A method of combining the arts in health project with his work routine needed to be devised: ‘I initially chose to focus on clients who are largely house-bound. I decided to use photography as I often had to work quickly, on the way to work or between visits.’
- The Cúram exhibition took place at Hyde Bridge Gallery, Sligo from 9-29 October 2019.
- Exhibition tours and workshops were facilitated for over 200 primary school children.
- Postcards of the work were created for the general public to take home. These postcards were also given to some of the older people who could not attend the exhibition.
- Artist interviews with writer Maura Gilligan
- Artist feedback sheets
- Check-in meetings with project co-ordinator Catherine Fanning
- Artist exchange: an opportunity for the artists to share information / creative learning with each other
- Check-in phone conversations with care centre staff to review the creative sessions.
The general feedback from project artists was that the project had a positive impact on their own creative practices and for some artists new projects have sprung from it.
For the two artists working with older people in their own homes, they felt that the project had a positive effect on their relationship with older clients in areas such as trust and lowered stress levels.
For Amy McGovern, the creative sessions with older people in Easkey Day Centre have given her new approaches to her own practice.
Artist Daniel Chester found working with older people in a rural care setting has influenced his creative thinking: ‘This other journey threw me [the parallel pull of what is, and was, home] but I’m conscious that I’m an author of something, and so many artists find an avenue to express their current life path in work that reflects that path.’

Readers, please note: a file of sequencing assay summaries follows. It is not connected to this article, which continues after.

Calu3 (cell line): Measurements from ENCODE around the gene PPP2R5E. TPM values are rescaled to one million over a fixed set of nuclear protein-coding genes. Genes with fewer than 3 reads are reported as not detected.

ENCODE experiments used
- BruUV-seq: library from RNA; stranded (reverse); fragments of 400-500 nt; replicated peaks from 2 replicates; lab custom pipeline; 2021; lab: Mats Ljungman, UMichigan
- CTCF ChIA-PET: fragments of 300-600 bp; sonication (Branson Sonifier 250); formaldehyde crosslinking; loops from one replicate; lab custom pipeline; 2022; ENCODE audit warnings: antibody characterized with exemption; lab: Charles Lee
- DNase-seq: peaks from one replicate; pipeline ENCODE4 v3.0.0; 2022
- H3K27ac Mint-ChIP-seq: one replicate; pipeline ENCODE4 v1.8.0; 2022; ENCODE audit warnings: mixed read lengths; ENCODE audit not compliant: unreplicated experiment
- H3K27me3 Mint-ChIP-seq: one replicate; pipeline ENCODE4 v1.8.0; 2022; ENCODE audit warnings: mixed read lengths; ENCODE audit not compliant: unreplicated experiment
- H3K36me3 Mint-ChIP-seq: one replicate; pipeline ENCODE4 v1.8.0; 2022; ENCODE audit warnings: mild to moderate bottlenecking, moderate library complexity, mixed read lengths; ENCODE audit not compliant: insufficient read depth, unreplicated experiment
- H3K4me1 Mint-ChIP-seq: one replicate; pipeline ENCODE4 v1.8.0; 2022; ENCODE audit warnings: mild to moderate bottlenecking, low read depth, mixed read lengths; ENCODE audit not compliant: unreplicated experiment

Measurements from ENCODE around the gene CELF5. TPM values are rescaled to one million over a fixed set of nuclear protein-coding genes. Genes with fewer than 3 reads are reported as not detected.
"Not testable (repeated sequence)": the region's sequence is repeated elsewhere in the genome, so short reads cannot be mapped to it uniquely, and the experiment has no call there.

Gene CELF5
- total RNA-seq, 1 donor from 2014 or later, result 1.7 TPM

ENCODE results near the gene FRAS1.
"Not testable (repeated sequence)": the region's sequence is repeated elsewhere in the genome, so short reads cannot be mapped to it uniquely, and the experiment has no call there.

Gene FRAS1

The day care centre managers noted that participants found the sessions very enjoyable. Even if the creative sessions weren’t something that every client wanted to participate in, they felt having the artist in the centre brought a good feeling, new energy and change of conversation to the centre. Sustainability of projects like Cúram was highlighted as an issue. Centre managers have voiced concerns around the ending of a project, with no new project to replace it. This, they say, impacts on clients’ overall mood and wellbeing.
The project did face specific challenges: very few of the older people involved in the project were able to attend the Cúram exhibition due to ill health, lack of transport / care support and the confidence to do so. Also, the exhibition was located on the first floor of the Hyde Bridge Gallery which can be accessed by stairs only.
The artists and co-ordinator were aware of these issues before the exhibition took place. To involve participants in the exhibition, project artists took a number of approaches. Postcards of exhibition work were made and given to older participants. The artists also brought some of the exhibition work to the care settings and clients’ homes. Enniscrone Health Centre held their own exhibition featuring artwork created by participants during group sessions.
When working within health settings, boundaries around documentation are unique to each setting. We needed to be sensitive to client confidentiality at all times and this did pose challenges for project documentation and promotional material for the exhibition.
Documentation and Dissemination
Cherry Dowling and Stephen Rennicks took part in artist talks for third level art students from Sligo IT.
Writer Maura Gilligan interviewed the artists about their engagement with older people and response artwork. The full documentation/interview text was printed and made available for reading during the exhibition. A segment of text about each artist was published on an A5 card alongside one of their images. These cards were available to take home. A child-friendly version of this text was also printed for primary school children.
Sligo County Council, HSE West